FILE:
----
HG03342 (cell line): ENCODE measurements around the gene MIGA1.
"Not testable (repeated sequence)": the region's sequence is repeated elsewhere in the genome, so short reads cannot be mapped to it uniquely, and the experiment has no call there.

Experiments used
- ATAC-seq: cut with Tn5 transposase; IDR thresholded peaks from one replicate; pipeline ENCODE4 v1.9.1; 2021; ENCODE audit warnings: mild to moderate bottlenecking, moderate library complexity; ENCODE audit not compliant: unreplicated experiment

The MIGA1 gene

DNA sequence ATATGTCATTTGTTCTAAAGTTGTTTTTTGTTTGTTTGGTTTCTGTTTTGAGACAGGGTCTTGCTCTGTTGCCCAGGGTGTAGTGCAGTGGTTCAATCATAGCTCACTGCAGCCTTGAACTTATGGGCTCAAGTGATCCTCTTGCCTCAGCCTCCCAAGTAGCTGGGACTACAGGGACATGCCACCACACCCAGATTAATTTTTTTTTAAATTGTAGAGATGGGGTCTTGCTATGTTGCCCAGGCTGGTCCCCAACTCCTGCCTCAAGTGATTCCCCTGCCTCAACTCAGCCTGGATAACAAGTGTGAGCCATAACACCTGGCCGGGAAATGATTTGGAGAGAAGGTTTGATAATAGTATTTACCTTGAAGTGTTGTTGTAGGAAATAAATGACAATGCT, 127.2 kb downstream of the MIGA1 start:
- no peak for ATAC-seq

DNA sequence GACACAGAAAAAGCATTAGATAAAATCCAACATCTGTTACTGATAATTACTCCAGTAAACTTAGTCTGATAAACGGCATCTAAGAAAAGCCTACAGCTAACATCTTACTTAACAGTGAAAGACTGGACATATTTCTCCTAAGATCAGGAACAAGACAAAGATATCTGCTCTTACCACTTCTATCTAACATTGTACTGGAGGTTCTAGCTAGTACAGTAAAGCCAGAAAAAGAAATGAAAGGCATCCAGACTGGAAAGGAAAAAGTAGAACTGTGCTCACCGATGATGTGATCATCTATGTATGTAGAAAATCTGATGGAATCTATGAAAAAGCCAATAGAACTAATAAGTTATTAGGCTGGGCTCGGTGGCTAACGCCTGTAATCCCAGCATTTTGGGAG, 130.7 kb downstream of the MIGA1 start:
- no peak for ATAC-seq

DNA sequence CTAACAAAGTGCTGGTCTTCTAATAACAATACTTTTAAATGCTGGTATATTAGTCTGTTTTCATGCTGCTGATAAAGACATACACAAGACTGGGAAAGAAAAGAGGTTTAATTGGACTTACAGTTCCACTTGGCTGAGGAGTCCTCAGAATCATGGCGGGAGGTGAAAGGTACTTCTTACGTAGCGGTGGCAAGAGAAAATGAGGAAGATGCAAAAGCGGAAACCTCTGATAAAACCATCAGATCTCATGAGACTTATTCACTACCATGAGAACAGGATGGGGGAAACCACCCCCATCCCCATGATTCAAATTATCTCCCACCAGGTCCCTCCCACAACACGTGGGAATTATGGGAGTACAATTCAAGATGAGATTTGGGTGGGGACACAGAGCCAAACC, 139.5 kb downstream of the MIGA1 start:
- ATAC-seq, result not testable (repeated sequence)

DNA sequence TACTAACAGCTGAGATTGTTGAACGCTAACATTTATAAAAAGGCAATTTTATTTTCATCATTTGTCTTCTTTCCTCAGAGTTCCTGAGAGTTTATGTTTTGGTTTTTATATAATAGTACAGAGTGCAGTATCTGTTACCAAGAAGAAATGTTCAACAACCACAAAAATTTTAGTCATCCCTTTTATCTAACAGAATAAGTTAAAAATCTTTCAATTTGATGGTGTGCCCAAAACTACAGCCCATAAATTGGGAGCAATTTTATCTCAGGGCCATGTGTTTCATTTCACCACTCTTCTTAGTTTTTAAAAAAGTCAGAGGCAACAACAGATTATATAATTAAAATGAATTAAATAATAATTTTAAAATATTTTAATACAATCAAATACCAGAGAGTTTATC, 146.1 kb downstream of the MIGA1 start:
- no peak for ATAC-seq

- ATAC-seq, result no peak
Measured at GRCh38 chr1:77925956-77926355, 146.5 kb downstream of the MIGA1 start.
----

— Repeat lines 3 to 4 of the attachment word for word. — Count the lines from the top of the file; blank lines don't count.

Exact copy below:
Experiments used
- ATAC-seq: cut with Tn5 transposase; IDR thresholded peaks from one replicate; pipeline ENCODE4 v1.9.1; 2021; ENCODE audit warnings: mild to moderate bottlenecking, moderate library complexity; ENCODE audit not compliant: unreplicated experiment